For 26 years, Denver International Airport (DEN) has been a huge point of pride for our region and a vital part of our economy. That is even more true today as DEN prepares for post-pandemic travel. In fact, the airport is busier than most in the world when it comes to passenger traffic. DEN welcomed over 33 million passengers last year and saw its ranking as busiest U.S. airport jump to #3, up two spots from 2019. DEN’s world ranking saw an even greater leap, moving from 16th busiest airport to seventh.
Those numbers are in part due to the way DEN responded as the pandemic hit. The airport has been a true partner to airlines, concessions operators and rental car companies. With assistance from federal funding, DEN provided relief to its partners by deferring rent payments and allowing vendors to flex their operating hours without penalty.
DEN understood how critical the economic impact of its planned improvements was. Construction projects, like the gate expansion, Great Hall and Peña Boulevard, not only delivered jobs to Coloradans but also better positioned DEN to welcome passengers from an expanding number of worldwide destinations in 2021 and beyond. The airport reprioritized $3.5 billion to expedite certain projects, turning low passenger traffic into an advantage rather than a setback. These projects are putting 39 new gates in service by early 2022, with the first ones having opened in November 2020, and employing 1,000 construction workers.
And those new route expansions are coming in. Just last month, Air France, a new airline at the airport, announced nonstop flights to Paris beginning in July. Existing and new carriers’ continued investment in the Denver market demonstrates how the demand for air travel is rebounding, helping our region recover faster than many of our peer cities.
When it comes to safety, DEN added plexiglass barriers, hand sanitizer stations, frequent cleaning and on-site COVID-19 testing for passengers. The airlines, including Chamber members Frontier, Southwest and United, have upped their safety measures, too.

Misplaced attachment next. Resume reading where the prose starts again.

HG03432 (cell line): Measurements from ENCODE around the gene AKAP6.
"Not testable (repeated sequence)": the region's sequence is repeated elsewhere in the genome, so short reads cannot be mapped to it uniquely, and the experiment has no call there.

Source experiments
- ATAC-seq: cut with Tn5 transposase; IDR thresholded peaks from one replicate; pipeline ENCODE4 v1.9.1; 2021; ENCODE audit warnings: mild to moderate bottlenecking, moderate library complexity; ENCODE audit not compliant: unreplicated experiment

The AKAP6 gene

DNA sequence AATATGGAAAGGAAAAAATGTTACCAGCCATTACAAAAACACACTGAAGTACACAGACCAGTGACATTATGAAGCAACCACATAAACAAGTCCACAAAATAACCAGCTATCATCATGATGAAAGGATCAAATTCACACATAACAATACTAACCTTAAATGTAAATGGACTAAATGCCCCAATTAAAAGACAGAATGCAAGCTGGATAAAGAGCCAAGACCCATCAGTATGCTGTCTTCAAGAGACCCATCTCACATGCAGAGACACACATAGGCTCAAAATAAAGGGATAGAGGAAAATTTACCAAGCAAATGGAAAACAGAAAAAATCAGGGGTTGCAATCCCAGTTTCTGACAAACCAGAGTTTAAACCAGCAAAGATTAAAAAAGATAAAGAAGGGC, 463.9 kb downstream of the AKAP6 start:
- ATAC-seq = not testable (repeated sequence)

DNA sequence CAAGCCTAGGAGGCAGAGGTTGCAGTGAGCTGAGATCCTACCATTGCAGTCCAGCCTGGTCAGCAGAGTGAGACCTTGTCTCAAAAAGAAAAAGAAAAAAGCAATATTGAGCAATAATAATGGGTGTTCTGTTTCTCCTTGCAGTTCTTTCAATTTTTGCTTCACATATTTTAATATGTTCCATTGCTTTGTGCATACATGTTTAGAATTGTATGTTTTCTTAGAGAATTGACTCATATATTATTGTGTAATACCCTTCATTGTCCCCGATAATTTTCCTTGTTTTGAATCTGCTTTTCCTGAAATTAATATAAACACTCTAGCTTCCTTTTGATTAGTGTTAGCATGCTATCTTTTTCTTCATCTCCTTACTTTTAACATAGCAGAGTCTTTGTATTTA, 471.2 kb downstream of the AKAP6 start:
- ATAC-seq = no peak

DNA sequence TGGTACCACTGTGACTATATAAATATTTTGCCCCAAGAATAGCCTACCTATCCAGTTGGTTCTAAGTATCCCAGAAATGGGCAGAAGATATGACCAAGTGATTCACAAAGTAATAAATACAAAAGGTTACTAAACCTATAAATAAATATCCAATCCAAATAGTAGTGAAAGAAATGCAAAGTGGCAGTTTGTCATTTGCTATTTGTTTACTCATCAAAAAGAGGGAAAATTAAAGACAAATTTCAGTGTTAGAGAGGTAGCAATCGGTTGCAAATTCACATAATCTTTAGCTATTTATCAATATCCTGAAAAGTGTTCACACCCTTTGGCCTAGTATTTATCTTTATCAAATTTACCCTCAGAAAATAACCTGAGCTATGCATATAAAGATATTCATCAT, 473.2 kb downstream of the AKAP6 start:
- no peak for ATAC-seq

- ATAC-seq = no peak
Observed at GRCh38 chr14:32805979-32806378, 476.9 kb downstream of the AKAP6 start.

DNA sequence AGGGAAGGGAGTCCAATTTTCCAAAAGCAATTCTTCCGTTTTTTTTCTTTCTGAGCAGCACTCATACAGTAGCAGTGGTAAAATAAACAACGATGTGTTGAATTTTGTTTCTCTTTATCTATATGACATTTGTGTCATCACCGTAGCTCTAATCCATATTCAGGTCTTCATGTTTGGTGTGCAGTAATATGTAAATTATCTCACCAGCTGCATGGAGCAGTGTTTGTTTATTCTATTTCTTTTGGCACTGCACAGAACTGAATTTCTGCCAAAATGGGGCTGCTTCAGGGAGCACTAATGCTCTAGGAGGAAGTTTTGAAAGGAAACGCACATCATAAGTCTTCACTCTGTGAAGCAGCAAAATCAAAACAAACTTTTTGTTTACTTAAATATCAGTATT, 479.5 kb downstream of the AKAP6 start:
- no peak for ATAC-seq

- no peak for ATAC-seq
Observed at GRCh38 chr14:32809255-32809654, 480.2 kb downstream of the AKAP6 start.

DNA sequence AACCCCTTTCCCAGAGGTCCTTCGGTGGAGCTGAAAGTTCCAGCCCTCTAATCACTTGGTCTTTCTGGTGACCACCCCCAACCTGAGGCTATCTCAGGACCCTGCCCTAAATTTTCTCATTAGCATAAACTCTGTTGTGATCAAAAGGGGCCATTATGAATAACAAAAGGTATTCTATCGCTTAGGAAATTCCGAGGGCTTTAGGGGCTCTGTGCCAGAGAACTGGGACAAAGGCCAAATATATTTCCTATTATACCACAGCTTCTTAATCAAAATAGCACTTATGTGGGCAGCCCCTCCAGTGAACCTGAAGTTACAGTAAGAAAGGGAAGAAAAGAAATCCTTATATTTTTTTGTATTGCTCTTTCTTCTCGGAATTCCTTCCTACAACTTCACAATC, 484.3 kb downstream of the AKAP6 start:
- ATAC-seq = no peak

- Frontier boasts one of the youngest all-Airbus fleets in the world, meaning that each aircraft is equipped with a high-efficiency particulate air (HEPA) filtration system capable of capturing respiratory virus particles at more than 99.9% efficiency, similar to those used in hospital environments. Frontier said it is the only U.S. airline conducting temperature screening of all customers prior to boarding every flight. The airline has also introduced intensive cleaning protocols that disinfect virtually every surface in the passenger cabin. Learn more about Frontier’s safety measures.
- Southwest is dedicated to passenger safety and has introduced new cleaning measures that encompass a multilayered approach to public health. Southwest uses electrostatic disinfectant and anti-microbial sprays on every surface of the aircraft, killing viruses on contact and forming an anti-microbial coating or shield for 30 days. The airline’s planes are also equipped with HEPA filtration systems. Learn more about Southwest’s Promise here.
- United has continued to expand its network, adding nine brand-new routes, while maintaining and prioritizing passenger safety through its United CleanPlus United partnered with Clorox and the Cleveland Clinic to retool its cleaning and health policies from check-in to landing. Passengers can learn more at United’s Travel Ready Center.
It’s clear that air travel will continue pick up as more people get vaccinated. So, book your vaccination and plan your travel for a vacation at the same time! (Have you gotten your vaccination yet?)
Take the Metro Denver EDC COVID Air Travel Survey #3
By the way, your thoughtful insights through our air travel surveys in October and January were tremendously helpful. It is clear that the business community’s travel needs serve as the foundation that boasts over Our Metro Denver Economic Development Corporation, in partnership with DEN, is again asking for your help.
Please complete the latest survey by May 24.